We have addressed the concerns of the North East residents in the Citizenship (Amendment) Bill, Home Minister Amit Shah said, kickstarting the debate on the contentious proposed legislation in the Lok Sabha on Monday.
"In 1947, all refugees who came to India were accepted by the Indian Constitution, there was hardly any region of the country where refugees from West and East Pakistan didn't settle. From Manmohan Singh ji to LK Advani ji, all belong to this category," Shah said, while making his case.
He then proceeded to elaborate on the provisions in the bill.
Home Minister Amit Shah began the debate on the Citizenship (Amendment) Bill, 2019 on Monday. Earlier, he moved to introduce the bill in the Lok Sabha.
The bill seeks to grant Indian citizenship to non-Muslim refugees from Pakistan, Bangladesh and Afghanistan escaping religious persecution there.
Addressing the Opposition's concerns over "religion-based" law, Shah said, "There are talks of a 'political agenda', of singling out a community, but I want to assure the House that there will be no injustice. There will only be justice, that too for those who have been waiting for justice for 70 years.
"When it comes to political agenda, I want to say: All parties contest elections, and all prepare a manifesto. If the party wins, those promises are followed through. That is what the BJP is doing. The election should be fought not only on a neta's personality, but on the party's ideology and its manifesto," he added.
"Minorities are the priority of the Opposition. I have often heard them say that minorities should get special treatment. So shouldn't Pakistan's, Bangladesh's, and Afghanistan's minorities be given special treatment? Am I the one being partial or are they?"
In the discussion over the Arms (Amendment) Bill in the Lok Sabha on Monday, while Arvind Sawant, a Shiv Sena MP questioned whether there was information about those with gun licenses having being convicted of "serious" crimes, NDA ally JD(U) said that the law was not enough, reports said.
Citizenship (Amendment) Bill was introduced in Lok Sabha after 293 MPs voted in its favour after a division was ordered. It is likely to be taken up for discussion from 3.30 pm, CNN-News18 reported.
Union Home Minister Amit Shah on Monday introduced in the Lok Sabha the Citizenship (Amendment) Bill that seeks to grant Indian citizenship to non-Muslim refugees from Pakistan, Bangladesh and Afghanistan escaping religious persecution there. "This is a regressive, targeted legislation. It targets the minority," says Congress' Adhir Ranjan Chowdhury.
Uttar Pradesh Shia Waqf Board asked for inclusion of community in Citizenship Amendment Bill, even as shutdown and protests were conducted in Delhi and Assam. Congress and IUML also protested the contentious Bill.
Lok Sabha MPs from the BJP also demanded an apology from and the suspension of two Congress lawmakers who had charged towards Smriti irani on 6 December when she was talking about the Unnao rape case.
In the Rajya Sabha, MPs discussed the Delhi Anaj Mandi fire on Sunday, which claimed 43 lives.
Shah is also slated to move The Arms (Amendment)Bill, 2019 for further discussions. This bill was introduced in Lok Sabha by Shah on 29 November. The Bill seeks to amend the Arms Act, 1959, to decrease the number of licensed firearms allowed per person and increase penalties for certain offences under the Act. It also introduces new categories of offences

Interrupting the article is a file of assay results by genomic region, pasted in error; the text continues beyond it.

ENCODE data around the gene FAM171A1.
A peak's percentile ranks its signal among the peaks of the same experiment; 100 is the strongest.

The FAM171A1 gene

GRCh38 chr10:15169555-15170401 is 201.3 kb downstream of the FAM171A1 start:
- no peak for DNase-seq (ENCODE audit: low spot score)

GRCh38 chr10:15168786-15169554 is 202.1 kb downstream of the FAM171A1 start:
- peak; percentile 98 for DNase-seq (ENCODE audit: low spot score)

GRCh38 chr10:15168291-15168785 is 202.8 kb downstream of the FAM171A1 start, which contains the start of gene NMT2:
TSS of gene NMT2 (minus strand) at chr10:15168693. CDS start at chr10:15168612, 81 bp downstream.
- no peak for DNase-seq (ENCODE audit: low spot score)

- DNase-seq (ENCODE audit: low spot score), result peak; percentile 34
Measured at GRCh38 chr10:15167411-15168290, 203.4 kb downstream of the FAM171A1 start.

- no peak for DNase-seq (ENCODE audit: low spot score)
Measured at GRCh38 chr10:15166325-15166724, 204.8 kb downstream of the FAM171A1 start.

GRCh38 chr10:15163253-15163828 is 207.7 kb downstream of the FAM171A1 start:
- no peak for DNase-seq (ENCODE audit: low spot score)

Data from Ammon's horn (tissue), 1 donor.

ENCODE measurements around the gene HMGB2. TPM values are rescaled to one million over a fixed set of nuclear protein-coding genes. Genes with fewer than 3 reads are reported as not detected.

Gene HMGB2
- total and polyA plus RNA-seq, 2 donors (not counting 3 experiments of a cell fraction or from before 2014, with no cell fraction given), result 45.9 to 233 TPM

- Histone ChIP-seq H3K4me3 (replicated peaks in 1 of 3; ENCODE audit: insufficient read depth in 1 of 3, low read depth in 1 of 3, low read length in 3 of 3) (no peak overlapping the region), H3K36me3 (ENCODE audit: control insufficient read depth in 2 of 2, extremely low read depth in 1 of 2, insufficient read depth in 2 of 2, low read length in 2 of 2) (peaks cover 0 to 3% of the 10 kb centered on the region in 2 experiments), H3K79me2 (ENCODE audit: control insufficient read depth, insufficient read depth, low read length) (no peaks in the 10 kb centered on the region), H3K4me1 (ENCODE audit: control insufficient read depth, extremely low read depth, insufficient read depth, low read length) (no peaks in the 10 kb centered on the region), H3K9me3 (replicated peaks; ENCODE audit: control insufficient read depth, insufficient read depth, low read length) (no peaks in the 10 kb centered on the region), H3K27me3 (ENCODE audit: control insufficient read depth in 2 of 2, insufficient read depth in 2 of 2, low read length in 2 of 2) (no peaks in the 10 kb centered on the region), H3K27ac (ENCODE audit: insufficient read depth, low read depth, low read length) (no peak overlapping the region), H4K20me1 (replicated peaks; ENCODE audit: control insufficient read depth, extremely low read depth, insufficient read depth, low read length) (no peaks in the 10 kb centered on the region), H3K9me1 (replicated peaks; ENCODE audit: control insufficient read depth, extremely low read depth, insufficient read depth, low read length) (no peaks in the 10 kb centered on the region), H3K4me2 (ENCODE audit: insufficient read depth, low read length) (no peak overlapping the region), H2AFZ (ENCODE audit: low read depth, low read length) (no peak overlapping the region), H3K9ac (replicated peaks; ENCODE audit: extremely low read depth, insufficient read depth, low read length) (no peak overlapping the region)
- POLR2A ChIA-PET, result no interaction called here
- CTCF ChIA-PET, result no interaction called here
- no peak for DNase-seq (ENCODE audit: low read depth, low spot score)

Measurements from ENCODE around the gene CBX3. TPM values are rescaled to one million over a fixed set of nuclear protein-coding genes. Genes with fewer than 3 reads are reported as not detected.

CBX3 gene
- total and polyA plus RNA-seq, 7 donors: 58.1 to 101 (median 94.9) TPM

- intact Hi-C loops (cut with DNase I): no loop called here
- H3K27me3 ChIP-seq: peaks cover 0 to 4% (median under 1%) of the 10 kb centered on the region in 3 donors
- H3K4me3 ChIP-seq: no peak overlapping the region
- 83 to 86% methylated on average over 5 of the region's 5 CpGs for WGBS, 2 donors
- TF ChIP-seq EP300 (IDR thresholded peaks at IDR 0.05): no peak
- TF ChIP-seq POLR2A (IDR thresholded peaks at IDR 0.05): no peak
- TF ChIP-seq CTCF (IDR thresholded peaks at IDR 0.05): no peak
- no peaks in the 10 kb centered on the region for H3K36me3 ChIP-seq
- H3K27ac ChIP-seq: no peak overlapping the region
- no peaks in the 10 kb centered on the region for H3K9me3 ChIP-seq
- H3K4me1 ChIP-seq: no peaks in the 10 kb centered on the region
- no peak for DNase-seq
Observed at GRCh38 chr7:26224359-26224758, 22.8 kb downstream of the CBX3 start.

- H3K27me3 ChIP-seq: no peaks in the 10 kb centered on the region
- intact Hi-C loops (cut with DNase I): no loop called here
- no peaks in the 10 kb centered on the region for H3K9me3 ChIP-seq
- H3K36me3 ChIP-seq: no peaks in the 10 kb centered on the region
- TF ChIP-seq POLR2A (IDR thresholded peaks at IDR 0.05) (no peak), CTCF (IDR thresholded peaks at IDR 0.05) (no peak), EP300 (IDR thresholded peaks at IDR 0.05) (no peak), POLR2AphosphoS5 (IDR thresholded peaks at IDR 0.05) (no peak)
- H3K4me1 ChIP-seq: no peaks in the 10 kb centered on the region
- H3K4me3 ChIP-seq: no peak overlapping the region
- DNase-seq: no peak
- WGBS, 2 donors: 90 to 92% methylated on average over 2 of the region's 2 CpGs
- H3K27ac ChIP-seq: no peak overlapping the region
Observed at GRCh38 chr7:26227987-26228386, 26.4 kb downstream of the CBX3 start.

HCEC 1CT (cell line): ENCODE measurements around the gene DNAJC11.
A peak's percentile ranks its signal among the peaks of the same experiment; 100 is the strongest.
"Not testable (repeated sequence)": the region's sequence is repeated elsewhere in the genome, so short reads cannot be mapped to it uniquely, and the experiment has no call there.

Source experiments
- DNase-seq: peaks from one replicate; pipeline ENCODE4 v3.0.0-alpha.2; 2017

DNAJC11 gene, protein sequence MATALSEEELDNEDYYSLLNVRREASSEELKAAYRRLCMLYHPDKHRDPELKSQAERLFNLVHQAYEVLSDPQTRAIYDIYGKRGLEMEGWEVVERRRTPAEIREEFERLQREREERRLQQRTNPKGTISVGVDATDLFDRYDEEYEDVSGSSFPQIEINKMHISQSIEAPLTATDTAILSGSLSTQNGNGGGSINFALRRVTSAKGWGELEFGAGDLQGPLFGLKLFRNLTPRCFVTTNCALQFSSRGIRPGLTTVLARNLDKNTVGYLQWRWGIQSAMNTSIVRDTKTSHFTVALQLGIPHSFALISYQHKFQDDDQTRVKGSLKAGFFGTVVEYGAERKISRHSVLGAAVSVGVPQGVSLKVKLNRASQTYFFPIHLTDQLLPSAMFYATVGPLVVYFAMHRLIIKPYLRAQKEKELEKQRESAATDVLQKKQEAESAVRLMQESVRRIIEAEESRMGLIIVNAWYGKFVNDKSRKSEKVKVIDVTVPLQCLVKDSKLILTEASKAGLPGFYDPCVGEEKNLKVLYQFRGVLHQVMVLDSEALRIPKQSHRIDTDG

Meanwhile, the Communist Party of India (Marxist) will move two major amendments against the Citizenship Amendment Bill in both Houses of the Parliament today. CPI(M) demands to delete references to the mentioned countries in the bill and replace them with "all neighbouring countries". CPI(M) also wants all references to religions to be removed.
Parliament of India. PTI
The Communist Party of India (Marxist) will move two major amendments against the Citizenship Amendment Bill in both Houses of the Parliament today. CPI(M) demands to delete references to the mentioned countries in the bill and replace them with "all neighbouring countries". CPI(M) also wants all references to religions to be removed.
The Citizenship Amendment Bill has triggered widespread protests in northeastern states with a large section of people and organisations opposing the Bill, saying it will nullify the provisions of the Assam Accord of 1985, which fixed 24 March, 1971, as the cut-off date for deportation of all illegal immigrants irrespective of religion.
The influential North East Students' Organisation (NESO) calling an 11-hour bandh on 10 December in the region.
Members of Hindu, Sikh, Buddhist, Jain, Parsi and Christian communities, who have come from Pakistan, Bangladesh and Afghanistan, till 31 December, 2014, facing religious persecution there will not be treated as illegal immigrants but given Indian citizenship, according to the Citizenship (Amendment) Bill (CAB), 2019.
According to the proposed legislation, the amendment will not be applicable to the tribal areas of Assam, Meghalaya, Mizoram or Tripura as included in the Sixth Schedule to the Constitution and in the areas covered under The Inner Line, notified under the Bengal Eastern Frontier Regulation, 1873. The ILP regime is applicable in Arunachal Pradesh, Nagaland and Mizoram.
The Bill also proposes to incorporate a sub-section (d) to Section 7, providing for cancellation of Overseas Citizen of India (OCI) registration where the OCI card-holder has violated any provision of the Citizenship Act or any other law in force.
However, the cancellation order shall not be passed unless the OCI card-holder has been given a reasonable opportunity to be heard. This amendment was also proposed in the 2016.
The Bill was an election promise of the BJP in the 2014 and 2019 Lok Sabha polls.
The BJP-led NDA government had introduced the Bill in its previous tenure and got the Lok Sabha's approval. But it did not introduce it in the Rajya Sabha, apparently due to vehement protests in the Northeast.
That Bill lapsed following the dissolution of the last Lok Sabha.